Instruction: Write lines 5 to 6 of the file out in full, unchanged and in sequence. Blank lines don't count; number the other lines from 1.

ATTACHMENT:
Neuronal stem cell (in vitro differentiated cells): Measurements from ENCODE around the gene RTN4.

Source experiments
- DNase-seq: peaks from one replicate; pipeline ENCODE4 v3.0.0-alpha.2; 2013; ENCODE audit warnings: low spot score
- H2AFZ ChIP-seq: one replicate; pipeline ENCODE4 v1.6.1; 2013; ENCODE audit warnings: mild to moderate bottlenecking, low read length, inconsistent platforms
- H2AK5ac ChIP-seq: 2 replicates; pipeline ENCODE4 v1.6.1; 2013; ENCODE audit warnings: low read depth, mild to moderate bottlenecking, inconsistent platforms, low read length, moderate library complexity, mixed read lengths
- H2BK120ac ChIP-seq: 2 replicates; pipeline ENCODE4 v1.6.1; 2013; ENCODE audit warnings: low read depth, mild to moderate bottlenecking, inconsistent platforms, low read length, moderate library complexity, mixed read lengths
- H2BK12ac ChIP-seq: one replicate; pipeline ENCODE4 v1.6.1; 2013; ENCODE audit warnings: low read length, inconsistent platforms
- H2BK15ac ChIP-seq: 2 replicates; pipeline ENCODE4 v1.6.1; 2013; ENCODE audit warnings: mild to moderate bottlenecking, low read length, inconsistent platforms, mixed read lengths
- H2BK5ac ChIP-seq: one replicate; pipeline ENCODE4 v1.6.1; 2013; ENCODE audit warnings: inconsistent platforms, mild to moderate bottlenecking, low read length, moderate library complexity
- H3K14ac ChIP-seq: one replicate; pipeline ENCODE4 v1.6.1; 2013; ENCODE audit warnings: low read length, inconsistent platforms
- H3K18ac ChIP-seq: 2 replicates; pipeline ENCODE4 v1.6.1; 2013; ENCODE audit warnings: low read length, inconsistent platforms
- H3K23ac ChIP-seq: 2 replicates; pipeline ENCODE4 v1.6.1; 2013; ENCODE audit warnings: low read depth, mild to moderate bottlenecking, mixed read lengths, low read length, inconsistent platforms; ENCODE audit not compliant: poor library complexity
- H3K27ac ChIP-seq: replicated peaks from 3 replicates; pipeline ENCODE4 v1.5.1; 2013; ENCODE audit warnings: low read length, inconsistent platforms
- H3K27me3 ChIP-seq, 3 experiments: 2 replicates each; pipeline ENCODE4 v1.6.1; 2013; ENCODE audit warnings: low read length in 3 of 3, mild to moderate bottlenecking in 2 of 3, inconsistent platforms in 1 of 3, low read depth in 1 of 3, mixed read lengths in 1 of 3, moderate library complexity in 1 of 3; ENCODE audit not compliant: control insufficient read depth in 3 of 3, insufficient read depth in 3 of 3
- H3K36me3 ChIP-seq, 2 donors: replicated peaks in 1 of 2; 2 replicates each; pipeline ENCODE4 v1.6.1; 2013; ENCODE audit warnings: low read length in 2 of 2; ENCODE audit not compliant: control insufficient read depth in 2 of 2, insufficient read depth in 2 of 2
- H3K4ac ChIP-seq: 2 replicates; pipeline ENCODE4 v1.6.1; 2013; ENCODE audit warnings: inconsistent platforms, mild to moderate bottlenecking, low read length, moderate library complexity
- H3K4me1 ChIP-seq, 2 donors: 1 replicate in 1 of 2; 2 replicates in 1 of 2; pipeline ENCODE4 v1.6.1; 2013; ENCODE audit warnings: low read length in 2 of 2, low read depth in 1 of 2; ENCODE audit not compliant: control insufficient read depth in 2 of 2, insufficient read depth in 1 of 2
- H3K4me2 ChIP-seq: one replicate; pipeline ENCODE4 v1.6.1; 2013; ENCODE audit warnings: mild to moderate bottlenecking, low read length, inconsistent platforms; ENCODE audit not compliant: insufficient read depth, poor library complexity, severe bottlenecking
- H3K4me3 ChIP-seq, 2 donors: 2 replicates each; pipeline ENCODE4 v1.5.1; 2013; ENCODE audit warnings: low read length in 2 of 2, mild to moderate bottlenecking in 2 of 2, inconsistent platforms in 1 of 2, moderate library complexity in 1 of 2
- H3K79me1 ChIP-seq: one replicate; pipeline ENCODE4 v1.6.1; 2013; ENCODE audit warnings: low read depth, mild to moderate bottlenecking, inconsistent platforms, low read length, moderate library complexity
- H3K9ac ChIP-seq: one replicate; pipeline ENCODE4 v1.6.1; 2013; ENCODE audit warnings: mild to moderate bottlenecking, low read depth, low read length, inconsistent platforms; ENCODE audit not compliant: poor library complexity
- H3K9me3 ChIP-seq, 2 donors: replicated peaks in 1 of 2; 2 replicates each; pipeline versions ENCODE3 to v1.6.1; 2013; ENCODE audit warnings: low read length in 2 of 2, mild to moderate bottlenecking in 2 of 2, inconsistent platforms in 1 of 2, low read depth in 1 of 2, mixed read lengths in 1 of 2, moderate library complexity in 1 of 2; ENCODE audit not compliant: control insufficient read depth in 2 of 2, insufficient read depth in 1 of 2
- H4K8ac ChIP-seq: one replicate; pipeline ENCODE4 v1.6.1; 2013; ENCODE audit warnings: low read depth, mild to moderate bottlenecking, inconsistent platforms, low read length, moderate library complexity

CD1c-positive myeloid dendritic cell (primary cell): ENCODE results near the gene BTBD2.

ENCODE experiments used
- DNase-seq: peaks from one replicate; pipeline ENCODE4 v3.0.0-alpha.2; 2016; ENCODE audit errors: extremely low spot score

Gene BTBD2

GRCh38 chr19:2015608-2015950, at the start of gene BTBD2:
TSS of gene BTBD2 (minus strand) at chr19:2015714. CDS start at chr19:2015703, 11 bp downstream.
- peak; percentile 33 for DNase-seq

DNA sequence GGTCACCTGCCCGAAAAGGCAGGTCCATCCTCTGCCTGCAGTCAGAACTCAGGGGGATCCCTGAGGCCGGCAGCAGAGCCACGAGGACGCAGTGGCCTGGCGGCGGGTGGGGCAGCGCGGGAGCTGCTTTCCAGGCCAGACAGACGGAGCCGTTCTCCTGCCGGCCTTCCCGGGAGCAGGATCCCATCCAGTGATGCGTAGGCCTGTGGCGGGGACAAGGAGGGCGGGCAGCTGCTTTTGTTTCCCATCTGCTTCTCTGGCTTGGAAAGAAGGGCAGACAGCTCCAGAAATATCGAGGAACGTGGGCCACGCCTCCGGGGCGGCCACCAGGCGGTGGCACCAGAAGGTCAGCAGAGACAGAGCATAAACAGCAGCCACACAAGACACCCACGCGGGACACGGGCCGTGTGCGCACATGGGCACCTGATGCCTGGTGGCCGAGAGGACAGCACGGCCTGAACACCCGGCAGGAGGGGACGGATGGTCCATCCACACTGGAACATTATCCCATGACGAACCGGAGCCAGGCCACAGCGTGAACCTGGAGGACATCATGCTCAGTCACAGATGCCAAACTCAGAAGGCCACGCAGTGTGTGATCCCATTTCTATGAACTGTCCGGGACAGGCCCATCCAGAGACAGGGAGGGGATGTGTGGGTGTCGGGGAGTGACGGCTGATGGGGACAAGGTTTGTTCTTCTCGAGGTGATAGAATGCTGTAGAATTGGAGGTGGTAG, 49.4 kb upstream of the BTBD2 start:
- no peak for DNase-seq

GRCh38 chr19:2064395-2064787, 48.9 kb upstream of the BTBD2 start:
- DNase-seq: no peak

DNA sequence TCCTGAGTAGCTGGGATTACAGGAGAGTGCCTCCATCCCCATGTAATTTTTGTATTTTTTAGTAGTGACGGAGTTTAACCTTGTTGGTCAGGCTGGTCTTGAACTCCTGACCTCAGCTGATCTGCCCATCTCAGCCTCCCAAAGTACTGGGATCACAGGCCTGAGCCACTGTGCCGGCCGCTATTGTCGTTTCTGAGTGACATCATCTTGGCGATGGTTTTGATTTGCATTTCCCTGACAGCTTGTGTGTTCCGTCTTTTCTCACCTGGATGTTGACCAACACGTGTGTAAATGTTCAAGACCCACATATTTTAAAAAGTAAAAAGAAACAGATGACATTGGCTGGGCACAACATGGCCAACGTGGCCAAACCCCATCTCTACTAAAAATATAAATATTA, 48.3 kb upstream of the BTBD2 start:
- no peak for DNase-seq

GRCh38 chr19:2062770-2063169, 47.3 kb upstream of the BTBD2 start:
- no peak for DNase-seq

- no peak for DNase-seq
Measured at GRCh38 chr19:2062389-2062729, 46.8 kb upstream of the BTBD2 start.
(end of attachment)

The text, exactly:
- H2AK5ac ChIP-seq: 2 replicates; pipeline ENCODE4 v1.6.1; 2013; ENCODE audit warnings: low read depth, mild to moderate bottlenecking, inconsistent platforms, low read length, moderate library complexity, mixed read lengths
- H2BK120ac ChIP-seq: 2 replicates; pipeline ENCODE4 v1.6.1; 2013; ENCODE audit warnings: low read depth, mild to moderate bottlenecking, inconsistent platforms, low read length, moderate library complexity, mixed read lengths